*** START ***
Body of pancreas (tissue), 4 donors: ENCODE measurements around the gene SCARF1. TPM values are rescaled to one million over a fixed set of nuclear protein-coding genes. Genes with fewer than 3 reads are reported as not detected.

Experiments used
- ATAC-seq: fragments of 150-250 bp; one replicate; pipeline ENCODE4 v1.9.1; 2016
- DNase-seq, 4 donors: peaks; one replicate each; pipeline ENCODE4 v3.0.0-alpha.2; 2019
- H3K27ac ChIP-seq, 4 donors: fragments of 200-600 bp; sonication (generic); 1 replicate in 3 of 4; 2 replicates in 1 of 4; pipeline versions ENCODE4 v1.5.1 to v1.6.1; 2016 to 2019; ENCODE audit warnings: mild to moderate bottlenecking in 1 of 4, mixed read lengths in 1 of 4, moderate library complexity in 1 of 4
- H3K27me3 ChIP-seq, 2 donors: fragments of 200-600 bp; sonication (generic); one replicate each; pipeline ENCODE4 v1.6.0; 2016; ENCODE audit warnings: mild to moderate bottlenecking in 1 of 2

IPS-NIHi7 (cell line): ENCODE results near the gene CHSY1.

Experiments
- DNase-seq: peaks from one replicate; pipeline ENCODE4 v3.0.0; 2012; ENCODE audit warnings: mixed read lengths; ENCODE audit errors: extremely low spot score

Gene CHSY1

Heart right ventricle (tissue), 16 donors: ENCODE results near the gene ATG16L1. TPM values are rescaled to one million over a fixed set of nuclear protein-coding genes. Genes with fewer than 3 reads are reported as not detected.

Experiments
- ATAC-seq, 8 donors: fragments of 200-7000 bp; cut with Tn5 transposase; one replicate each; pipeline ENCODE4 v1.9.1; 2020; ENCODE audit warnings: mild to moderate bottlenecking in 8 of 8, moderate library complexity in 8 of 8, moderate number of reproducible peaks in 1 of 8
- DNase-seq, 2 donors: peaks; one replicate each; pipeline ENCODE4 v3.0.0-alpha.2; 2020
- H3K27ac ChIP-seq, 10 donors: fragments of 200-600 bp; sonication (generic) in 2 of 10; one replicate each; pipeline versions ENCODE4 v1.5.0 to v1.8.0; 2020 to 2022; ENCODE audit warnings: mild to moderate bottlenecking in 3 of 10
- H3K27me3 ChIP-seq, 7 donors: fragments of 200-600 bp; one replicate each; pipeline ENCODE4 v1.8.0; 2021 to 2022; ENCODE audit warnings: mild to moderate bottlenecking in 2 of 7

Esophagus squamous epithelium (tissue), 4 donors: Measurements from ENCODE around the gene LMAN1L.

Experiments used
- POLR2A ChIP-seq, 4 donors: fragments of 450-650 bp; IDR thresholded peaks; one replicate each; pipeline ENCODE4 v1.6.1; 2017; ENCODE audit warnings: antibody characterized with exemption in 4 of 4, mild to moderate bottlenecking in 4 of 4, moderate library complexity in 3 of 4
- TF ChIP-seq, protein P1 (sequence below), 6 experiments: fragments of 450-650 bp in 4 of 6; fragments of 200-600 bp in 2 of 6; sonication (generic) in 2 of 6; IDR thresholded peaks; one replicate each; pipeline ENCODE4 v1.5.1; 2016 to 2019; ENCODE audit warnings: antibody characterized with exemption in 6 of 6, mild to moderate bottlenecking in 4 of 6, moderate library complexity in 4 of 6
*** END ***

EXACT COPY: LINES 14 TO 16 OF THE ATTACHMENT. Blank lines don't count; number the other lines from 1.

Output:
- DNase-seq, 2 donors: peaks; one replicate each; pipeline ENCODE4 v3.0.0-alpha.2; 2020
- H3K27ac ChIP-seq, 10 donors: fragments of 200-600 bp; sonication (generic) in 2 of 10; one replicate each; pipeline versions ENCODE4 v1.5.0 to v1.8.0; 2020 to 2022; ENCODE audit warnings: mild to moderate bottlenecking in 3 of 10
- H3K27me3 ChIP-seq, 7 donors: fragments of 200-600 bp; one replicate each; pipeline ENCODE4 v1.8.0; 2021 to 2022; ENCODE audit warnings: mild to moderate bottlenecking in 2 of 7